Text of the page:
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Why did One Laptop Per Child fail?

Over at UN Dispatch, Alanna Shaikh has a thought-provoking eulogy for Nicholas Negroponte’s fizzling One-Laptop-Per-Child program: Americans wanted the OLPC. We fell in love with its tremendous promise and adorable shape. (note: I own an OLPC) We were the first market it conquered. OLPC launched a give one-get one promotion that let individuals pay $400 ...

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In this picture taken, 16 January 2008, students work on their One Laptop per Child (OLPC) laptop at Vasti Vidhalaya- a Marathi medium school at Khairat, in Karjat district some 75 kms north of India's financial capital of Mumbai, . 22 children from the Khairat school have been gifted the USD 100 laptop weighing 850 gram, as part of the One Laptop per Child (OLPC) non-profit organization's India pilot study. With the help of the OLPC laptop these children though studying in a vernacular language, can write words in English, draw and paint, learn maths (through the addition, subtraction, multiplication and division tools), play memory games, chat, and even prepare projects using the internet. The OLPC laptop project financially supported by individuals, businesses and foundations aims at a constructive model of education, where the child is exposed to tools other than their regular syllabus and the pilot study, which was launched last year, is the first of its kind in the country, and if successful, will be expanded to cover three million rural children. The OLPC project mission - a brainchild of Nicholas Negroponte-currently on leave from MIT, where he was co-founder and director of the MIT Media Laboratory, is to ensure that all school-aged children in the developing world are able to engage effectively with their own personal laptop, networked to the world, so that they, their families and their communities can openly learn and learn about learning. AFP PHOTO/Pal PILLAI (Photo credit should read PAL PILLAI/AFP/Getty Images)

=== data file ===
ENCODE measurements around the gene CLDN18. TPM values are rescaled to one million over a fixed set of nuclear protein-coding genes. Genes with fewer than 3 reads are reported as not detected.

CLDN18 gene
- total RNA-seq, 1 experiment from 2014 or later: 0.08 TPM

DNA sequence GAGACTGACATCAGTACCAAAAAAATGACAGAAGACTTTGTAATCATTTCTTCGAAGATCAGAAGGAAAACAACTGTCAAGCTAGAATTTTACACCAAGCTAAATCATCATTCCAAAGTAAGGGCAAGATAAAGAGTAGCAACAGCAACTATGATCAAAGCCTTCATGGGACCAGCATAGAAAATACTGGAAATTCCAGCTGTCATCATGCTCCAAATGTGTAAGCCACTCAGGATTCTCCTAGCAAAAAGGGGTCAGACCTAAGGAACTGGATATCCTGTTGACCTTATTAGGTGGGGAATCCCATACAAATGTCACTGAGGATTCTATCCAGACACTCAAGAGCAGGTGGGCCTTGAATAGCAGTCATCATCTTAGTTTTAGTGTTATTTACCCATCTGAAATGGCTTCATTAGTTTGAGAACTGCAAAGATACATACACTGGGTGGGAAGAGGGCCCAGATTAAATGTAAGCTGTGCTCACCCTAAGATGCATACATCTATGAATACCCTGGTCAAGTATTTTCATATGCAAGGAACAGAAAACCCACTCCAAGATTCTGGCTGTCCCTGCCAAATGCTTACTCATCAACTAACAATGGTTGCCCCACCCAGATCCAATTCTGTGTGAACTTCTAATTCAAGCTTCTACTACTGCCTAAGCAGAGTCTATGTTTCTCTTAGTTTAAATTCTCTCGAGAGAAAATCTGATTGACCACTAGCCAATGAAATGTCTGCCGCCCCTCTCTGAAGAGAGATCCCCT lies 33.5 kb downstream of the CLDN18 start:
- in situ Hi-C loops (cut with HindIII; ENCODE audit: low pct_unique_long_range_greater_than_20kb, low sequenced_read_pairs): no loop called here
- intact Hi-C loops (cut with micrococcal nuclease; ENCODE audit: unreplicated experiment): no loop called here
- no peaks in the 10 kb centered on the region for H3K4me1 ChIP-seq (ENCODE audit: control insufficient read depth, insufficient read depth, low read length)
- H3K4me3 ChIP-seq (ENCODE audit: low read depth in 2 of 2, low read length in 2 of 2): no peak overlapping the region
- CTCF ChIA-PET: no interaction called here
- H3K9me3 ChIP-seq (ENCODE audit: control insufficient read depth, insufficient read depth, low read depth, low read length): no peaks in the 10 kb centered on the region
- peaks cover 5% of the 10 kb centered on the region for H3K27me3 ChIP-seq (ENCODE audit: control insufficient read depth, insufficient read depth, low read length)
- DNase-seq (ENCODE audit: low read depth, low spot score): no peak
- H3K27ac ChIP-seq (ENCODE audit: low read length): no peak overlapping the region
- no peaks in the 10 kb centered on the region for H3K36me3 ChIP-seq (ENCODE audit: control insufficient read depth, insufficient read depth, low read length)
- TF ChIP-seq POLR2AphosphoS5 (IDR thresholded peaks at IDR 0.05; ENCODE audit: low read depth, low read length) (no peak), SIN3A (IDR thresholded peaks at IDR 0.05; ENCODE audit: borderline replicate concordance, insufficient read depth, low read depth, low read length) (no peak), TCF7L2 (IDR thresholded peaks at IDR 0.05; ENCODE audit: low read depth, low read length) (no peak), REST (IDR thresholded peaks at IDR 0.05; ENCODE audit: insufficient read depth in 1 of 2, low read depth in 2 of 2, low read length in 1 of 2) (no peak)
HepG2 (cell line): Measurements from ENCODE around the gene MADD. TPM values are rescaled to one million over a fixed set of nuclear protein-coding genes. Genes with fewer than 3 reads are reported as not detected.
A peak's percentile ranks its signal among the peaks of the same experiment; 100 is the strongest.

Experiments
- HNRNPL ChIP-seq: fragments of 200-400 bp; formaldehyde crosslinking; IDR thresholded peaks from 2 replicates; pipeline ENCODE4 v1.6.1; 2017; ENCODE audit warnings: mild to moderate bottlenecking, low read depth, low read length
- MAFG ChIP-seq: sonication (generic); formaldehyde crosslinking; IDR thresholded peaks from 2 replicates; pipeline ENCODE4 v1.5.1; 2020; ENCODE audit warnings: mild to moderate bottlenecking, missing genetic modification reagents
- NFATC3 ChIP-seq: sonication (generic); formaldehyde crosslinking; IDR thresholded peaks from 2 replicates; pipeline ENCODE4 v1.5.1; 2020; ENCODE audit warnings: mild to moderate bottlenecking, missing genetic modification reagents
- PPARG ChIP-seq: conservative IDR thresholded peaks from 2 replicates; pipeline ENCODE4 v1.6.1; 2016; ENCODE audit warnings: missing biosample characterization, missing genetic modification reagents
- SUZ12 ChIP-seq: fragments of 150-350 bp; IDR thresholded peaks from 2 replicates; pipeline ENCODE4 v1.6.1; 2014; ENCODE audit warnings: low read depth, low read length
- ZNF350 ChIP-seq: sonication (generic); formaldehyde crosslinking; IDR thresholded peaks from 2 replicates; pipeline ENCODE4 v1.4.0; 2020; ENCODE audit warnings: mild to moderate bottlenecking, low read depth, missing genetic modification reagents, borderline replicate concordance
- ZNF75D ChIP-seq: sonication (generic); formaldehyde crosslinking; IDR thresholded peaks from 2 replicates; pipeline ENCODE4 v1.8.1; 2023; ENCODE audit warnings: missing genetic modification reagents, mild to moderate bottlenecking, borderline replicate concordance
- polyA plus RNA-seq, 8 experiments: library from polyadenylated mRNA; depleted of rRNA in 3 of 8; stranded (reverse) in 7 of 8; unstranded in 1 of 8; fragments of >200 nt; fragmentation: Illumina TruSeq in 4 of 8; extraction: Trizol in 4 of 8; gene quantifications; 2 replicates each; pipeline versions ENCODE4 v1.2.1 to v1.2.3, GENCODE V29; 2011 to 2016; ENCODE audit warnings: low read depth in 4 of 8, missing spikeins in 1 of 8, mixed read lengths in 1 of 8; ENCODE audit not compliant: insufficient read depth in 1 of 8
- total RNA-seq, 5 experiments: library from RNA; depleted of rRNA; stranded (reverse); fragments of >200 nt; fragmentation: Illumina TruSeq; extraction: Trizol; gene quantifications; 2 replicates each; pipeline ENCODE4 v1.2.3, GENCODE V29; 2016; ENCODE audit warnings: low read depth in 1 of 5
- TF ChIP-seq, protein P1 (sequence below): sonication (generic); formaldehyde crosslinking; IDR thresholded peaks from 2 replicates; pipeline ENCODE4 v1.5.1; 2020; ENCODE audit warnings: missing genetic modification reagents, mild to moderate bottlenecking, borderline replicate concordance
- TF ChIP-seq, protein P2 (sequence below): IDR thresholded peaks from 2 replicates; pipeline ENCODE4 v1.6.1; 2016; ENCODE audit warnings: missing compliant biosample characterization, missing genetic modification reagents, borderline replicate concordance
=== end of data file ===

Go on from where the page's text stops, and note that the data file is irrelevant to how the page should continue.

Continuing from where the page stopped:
Over at UN Dispatch, Alanna Shaikh has a thought-provoking eulogy for Nicholas Negroponte’s fizzling One-Laptop-Per-Child program:

Americans wanted the OLPC. We fell in love with its tremendous promise and adorable shape. (note: I own an OLPC) We were the first market it conquered. OLPC launched a give one-get one promotion that let individuals pay $400 to donate one laptop and receive one for themselves. It was a huge success, except that OLPC wasn’t set up for that kind of customer order fulfillment. Laptops arrived far later than promised, and several thousand orders were simply lost.

Once the laptop finally started arriving in the developing world, its impact was minimal. We think. No one is doing much research on their impact on education; discussions are largely theoretical. This we do know: OLPC didn’t provide tech support for the machines, or training in how to incorporate them into education. Teachers didn’t understand how to use the laptops in their lessons; some resented them. Kids like the laptops, but they don’t actually seem to help them learn.

It’s time to call a spade a spade. OLPC was a failure. …

As Shaikh suggests, OLPC is a classic case of a development program more tailored to the tastes and interests of its funders, than the needs of the people it was supposed to help. Back to the drawing board. 

PAL PILLAI/AFP/Getty Images

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